The notion that Aspen leaves change colors every year seems simple, but it can become complicated when observing an individual tree and expecting to see it change within a time frame. Using a reflectance spectrometer we measured the amount of a leaf reflectance in an Aspen tree in Cheney Plaza, in the visible and infrared region of the spectrum.
We expected to see changes in leaf colors over a period of about a month, starting on September 19 and running through October 18, 2013. We used the measured red (645 nm) and infrared (735-810 nm) reflectance and calculated Normalized Difference Vegetation Index (NDVI). NDVI is computed by taking the near infrared value minus the visible wavelength value, then dividing this value by the near infrared plus the visible light value.
NDVI shows the difference in leaf reflectance in these regions of the spectrum. Healthy leaves have high NDVI values while stressed and dying leaves have low NDVI values. We expected to see a gradual decline in NDVI values which would indicate an increase in the amount of reflectance observed in the visible spectrum and a decrease in the infrared spectrum. Based on a trend line we fitted to the NDVI values we observed a drop from about 0.62 to about 0.5 which indicates a small change in reflectance (Figure 1).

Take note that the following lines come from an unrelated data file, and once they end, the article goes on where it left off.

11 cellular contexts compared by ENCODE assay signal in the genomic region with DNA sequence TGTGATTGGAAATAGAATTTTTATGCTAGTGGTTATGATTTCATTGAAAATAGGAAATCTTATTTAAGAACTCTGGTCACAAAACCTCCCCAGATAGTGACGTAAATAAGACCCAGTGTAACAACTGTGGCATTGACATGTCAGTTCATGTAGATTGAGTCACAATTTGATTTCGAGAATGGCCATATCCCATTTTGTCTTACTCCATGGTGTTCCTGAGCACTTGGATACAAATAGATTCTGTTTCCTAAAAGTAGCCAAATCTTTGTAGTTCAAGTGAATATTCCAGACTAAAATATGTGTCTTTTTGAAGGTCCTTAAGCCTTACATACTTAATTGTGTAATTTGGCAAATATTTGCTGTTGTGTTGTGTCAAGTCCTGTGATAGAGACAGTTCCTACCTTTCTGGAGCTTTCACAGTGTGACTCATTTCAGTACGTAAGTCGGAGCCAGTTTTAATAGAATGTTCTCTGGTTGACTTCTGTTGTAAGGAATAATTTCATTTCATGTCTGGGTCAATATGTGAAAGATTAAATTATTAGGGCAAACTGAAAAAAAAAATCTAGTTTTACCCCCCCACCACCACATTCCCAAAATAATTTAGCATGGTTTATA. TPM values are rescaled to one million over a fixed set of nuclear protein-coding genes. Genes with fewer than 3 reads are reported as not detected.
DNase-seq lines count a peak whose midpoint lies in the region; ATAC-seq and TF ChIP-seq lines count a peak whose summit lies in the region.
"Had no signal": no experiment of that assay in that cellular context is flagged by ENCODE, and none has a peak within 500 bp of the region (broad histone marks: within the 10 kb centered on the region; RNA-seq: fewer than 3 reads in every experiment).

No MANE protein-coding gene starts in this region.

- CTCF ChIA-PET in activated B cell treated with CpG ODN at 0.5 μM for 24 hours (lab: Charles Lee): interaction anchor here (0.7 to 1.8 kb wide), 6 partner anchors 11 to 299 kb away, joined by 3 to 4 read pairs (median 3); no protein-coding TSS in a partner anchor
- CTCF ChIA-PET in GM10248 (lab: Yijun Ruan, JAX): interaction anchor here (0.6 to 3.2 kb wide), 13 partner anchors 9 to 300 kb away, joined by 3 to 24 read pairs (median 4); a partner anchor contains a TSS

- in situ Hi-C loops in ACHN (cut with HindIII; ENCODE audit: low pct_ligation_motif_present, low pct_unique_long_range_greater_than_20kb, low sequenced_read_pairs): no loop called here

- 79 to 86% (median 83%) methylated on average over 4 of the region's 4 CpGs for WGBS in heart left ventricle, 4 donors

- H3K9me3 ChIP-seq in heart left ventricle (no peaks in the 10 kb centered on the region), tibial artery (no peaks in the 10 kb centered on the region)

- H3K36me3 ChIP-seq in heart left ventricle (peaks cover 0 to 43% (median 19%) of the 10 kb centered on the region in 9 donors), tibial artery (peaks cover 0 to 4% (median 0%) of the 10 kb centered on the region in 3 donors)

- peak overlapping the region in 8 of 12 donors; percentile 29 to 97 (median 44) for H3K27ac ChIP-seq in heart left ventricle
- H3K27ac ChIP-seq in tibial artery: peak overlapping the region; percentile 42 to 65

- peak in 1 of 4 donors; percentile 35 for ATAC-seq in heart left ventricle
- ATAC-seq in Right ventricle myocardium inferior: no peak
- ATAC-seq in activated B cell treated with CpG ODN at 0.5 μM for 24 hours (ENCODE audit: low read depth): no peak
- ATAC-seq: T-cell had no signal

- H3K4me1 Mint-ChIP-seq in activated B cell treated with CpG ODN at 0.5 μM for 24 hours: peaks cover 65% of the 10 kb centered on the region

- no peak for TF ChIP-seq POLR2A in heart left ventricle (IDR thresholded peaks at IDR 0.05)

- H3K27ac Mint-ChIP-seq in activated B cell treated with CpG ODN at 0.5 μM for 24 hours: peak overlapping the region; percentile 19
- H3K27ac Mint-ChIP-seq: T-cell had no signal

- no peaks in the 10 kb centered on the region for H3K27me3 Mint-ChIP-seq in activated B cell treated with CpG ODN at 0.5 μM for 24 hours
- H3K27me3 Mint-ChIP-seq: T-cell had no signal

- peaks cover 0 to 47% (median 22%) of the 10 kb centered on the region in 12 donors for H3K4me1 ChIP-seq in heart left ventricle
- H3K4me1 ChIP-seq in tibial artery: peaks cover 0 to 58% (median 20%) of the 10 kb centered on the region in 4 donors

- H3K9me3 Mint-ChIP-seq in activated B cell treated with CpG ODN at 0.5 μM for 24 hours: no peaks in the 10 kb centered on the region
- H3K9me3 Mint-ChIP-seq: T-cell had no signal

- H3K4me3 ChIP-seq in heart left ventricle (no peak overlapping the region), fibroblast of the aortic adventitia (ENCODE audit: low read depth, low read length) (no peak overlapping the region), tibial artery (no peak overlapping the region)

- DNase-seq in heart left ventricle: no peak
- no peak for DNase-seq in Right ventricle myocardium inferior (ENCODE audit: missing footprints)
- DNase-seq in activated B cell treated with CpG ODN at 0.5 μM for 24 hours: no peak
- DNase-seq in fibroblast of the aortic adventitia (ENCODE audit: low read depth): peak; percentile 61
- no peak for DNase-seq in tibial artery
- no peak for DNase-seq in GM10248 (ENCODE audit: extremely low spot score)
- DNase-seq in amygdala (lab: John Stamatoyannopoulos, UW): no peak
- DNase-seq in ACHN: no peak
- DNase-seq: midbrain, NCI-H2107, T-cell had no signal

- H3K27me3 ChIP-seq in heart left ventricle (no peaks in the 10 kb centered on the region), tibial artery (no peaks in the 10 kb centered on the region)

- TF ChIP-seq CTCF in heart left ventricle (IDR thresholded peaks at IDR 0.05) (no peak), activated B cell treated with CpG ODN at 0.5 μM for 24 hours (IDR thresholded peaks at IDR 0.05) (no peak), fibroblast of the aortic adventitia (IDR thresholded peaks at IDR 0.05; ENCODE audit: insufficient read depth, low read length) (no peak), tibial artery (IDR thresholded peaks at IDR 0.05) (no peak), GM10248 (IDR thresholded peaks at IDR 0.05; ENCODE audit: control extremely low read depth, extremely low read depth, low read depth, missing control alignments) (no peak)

|Figure 1. NDVI values for a young aspen tree in |
Chaney Plaza at the University of Wyoming in Laramie, Wyoming 2013.
We did not see major changes in this trees’ leaf color and the NDVI values we obtained shows a small decline. If we had continued this experiment for more than a few weeks or a month, then we would have noticed further decline in NDVI values. This study is a good example of how you can use remote sensing to study different aspects of phenology.